|Tom K. Grimsrud|
There is relatively little and uncertain evidence of the usefulness of electronic cigarettes, while the indications of the potential hazards are numerous.Yup, this is actually the ingress of their article, and it gives us a pretty good idea of what to expect from the rest of it: lies, lies, lies. They've pretty much decided to turn reality upside down and publish it as truth. I'll skip to their four "good" reasons:
1. "The use of e-cigarettes can normalize smoking and cause the decline in the proportion of smokers who quit. Many think it is worrying that users of e-cigarettes also recruited among never smokers and former smokers."- Yeah, right... where do I start? First of all smoking is still pretty normal. Stop telling people that it's not. This is of course reality upside down. Vaping will normalize quitting, and eventually it will denormalize smoking. Then there is the fact that Sanner and Grimsruds biggest hero, Stanton Glantz, recently showed us that the quit-ratio has increased since e-cigarettes came along. Finally, their own sources (which they used in the article I mentioned in the beginning), this ASH-report to be specific, tells us that recruitment among never smokers is negligible. So, not a single true word in reason #1 there.
2. Among the never smokers that the e-cigarette appeals to, it is particularly many young people. If e-cigarettes are freely accessible, we can get a significant increase of young users with nicotine addiction and behaviour similar to smoking.- Same lie as the first one actually. They keep saying that e-cigarettes appeal to never smokers, but again, it turns out it is not. But this one also reveals Sanner and Grimsruds real problem with vaping: behaviour similar to smoking.
3. There is a danger of double use by enabling users to continue or just cutting down on the traditional cigarettes, and using e-cigarettes as in addition to this, believing that it is beneficial. However, only full cessation seriously reduces disease risk. Unless e-cigarettes are a step towards becoming completely tobacco free, like nicotine patches and chewable tablets are, the e-cigarette is unlikely to have any appreciable effect on disease risk.- There are millions of people that have started out as double users before quitting completely. Some vapers might never quit completely, true, but that is not a good reason to deny people the option to try, now is it? They are trying to make it look like the e-cigarettes keeps these people smoking, which doesn't make sense at all to anyone who have tried vaping. In fact, try to google "vaping accidental quitter", and you'll find that a lot of people actually plan on double use, using e-cigs for situations where they're not able to smoke, but they end up quitting completely instead. Also, notice that Sanner and Grimsrud are recommending patches and tablets now... so maybe the nicotine isn't their problem anyway, maybe it's still that dreaded behaviour similar to smoking?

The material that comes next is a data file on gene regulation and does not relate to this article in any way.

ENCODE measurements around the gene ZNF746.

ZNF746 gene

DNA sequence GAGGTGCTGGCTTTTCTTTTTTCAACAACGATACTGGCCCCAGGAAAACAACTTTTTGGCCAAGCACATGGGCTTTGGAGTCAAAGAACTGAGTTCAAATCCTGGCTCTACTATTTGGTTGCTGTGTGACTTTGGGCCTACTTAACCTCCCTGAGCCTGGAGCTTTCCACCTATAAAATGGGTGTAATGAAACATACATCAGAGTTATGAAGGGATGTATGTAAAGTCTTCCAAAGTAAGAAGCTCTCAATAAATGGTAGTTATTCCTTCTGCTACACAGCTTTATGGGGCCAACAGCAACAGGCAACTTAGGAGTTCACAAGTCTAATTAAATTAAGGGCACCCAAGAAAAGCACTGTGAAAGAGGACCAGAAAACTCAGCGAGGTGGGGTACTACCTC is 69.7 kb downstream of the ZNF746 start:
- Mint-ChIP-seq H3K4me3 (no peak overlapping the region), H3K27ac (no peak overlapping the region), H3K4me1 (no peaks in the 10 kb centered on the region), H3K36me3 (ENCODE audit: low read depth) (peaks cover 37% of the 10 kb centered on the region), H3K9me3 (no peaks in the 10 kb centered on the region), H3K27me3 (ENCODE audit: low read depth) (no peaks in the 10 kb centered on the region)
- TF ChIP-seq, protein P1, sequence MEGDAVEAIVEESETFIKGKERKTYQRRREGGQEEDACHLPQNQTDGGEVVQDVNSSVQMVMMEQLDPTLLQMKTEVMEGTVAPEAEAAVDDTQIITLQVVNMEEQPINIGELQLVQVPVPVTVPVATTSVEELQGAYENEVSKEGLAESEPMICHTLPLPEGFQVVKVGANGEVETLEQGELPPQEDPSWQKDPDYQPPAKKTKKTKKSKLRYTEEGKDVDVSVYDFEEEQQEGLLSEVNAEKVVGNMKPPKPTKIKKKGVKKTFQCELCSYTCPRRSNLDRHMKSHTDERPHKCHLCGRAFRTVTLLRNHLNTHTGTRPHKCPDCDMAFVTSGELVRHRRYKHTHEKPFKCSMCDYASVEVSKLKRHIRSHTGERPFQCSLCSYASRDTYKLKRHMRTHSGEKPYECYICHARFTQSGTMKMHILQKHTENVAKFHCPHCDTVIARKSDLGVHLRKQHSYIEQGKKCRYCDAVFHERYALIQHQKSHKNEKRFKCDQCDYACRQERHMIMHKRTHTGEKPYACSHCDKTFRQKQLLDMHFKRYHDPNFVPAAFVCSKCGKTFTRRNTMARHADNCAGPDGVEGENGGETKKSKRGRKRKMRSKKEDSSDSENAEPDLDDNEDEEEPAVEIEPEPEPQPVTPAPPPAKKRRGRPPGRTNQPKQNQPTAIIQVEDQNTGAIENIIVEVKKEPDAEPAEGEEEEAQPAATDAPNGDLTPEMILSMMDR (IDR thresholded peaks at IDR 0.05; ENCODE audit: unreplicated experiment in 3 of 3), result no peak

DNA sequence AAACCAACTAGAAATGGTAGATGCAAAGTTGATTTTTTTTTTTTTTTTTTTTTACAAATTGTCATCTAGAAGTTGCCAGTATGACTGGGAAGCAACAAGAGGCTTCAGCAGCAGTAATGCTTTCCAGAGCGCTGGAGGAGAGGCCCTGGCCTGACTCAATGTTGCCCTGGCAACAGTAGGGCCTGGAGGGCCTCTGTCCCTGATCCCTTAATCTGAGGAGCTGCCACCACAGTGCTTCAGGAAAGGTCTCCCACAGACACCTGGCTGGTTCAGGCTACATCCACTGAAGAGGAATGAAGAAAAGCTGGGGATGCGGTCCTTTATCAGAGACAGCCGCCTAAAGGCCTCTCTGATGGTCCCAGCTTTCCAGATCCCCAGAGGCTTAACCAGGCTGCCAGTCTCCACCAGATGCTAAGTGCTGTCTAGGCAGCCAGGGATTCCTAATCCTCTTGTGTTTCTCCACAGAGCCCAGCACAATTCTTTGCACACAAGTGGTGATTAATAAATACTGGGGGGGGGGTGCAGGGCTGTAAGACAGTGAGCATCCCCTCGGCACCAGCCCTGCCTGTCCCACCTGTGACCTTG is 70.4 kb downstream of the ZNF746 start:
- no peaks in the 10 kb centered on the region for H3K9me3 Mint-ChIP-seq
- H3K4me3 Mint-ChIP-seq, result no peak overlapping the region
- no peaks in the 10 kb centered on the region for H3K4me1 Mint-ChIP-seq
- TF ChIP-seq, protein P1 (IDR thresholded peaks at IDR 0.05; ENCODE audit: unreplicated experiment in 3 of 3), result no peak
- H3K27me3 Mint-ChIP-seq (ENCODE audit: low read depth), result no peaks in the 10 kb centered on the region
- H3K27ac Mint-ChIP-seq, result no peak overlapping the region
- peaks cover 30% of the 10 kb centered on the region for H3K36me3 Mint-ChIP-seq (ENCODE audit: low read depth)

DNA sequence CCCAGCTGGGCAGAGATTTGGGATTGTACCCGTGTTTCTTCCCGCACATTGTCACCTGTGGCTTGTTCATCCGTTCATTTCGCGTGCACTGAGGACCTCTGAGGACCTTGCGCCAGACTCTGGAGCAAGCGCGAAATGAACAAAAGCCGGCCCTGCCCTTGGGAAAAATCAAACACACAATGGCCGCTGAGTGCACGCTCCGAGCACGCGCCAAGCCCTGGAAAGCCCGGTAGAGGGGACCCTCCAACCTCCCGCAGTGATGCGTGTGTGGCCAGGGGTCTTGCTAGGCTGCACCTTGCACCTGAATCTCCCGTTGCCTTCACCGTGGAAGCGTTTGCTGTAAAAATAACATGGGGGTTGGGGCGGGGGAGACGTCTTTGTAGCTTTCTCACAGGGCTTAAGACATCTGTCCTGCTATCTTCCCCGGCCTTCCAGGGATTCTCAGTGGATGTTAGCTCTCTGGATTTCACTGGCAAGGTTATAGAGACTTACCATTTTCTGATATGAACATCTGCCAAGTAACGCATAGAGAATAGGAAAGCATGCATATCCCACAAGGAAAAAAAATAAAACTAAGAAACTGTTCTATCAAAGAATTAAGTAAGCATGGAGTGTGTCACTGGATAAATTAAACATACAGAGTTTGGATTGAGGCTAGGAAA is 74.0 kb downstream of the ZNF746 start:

4. Although nicotine itself is not considered carcinogenic, recent studies suggest that it may contribute to cancer development and worsen the severity of cancer. Users of tobacco products such as cigarettes and smokeless tobacco have reduced efficacy of cancer treatment, and they have a poorer prognosis. Nicotine is a likely contributing factor in this picture. It may take decades before such long-term effects of e-cigarettes can be uncovered.- So, if it turns out that nicotine promotes cancer (which I've only seen one study done on rats indicating), why on earth would that be a reason to deny everyone that do not have cancer a fantastic opportunity to quit smoking and by that avoid cancer? Makes absolutely no sense to me. I addition to that I believe this is one of the studies that Sanner and Grimsrud usually refers to when it comes to this. Have a look at how it concludes: Although nicotine might play a role, the mechanisms warrant further investigation. The study shows that users of snus (smokeless tobacco) have a moderately increased cancer-specific mortality, but keep in mind that snus is also tobacco and this study did not investigate what could have caused the increased mortality. They merely pointed out nicotine as a possibility. If you read the whole report, or just the discussion in the end, you'll see that the study has a lot of limitations. Actually it makes a lot of sense that Sanner and Grimsrud likes this study, as it contains a lot of uncertainties, unconfirmed theories and questionable conclusions... exactly what Sanner and Grimsrud wants to base their regulation scheme on.
So, there you have it. Four poor lies presented arguing for strict e-cigarette regulations. Luckily both this last article in Aftenposten and the one from Journal of the Norwegian Medical Association have been heavily criticized in the comments section. Not only by the vaping community, but also by medical professionals and scientists who have done studies on nicotine themselves. Sanner and Grimsruds pretty weak attempts to defend themselves have also been answered and it seems like they've given up on it. It's also worth noting that these articles are published by the authors themselves in sections where the readers can express their opinions, which indicates that the publications themselves probably haven't found their articles newsworthy. It's a shame however that this isn't made clearer, especially in the last case where the target audience is the public who tends to read the headlines and possibly the ingress.